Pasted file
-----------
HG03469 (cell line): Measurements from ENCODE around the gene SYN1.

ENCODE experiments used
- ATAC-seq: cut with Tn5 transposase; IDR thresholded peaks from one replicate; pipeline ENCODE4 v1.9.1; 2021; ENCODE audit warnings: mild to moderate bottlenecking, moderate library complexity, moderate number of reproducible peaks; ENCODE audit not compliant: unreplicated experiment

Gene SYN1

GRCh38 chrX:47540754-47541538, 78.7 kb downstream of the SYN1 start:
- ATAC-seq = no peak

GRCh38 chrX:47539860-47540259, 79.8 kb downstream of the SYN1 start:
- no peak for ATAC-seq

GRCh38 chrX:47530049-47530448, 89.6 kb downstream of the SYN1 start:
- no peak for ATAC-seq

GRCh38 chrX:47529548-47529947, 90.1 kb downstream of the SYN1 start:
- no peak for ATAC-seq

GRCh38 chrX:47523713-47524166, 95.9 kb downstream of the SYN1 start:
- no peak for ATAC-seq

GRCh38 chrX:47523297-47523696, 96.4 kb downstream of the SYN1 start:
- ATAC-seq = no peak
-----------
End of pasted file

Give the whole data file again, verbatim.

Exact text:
HG03469 (cell line): Measurements from ENCODE around the gene SYN1.

ENCODE experiments used
- ATAC-seq: cut with Tn5 transposase; IDR thresholded peaks from one replicate; pipeline ENCODE4 v1.9.1; 2021; ENCODE audit warnings: mild to moderate bottlenecking, moderate library complexity, moderate number of reproducible peaks; ENCODE audit not compliant: unreplicated experiment

Gene SYN1

GRCh38 chrX:47540754-47541538, 78.7 kb downstream of the SYN1 start:
- ATAC-seq = no peak

GRCh38 chrX:47539860-47540259, 79.8 kb downstream of the SYN1 start:
- no peak for ATAC-seq

GRCh38 chrX:47530049-47530448, 89.6 kb downstream of the SYN1 start:
- no peak for ATAC-seq

GRCh38 chrX:47529548-47529947, 90.1 kb downstream of the SYN1 start:
- no peak for ATAC-seq

GRCh38 chrX:47523713-47524166, 95.9 kb downstream of the SYN1 start:
- no peak for ATAC-seq

GRCh38 chrX:47523297-47523696, 96.4 kb downstream of the SYN1 start:
- ATAC-seq = no peak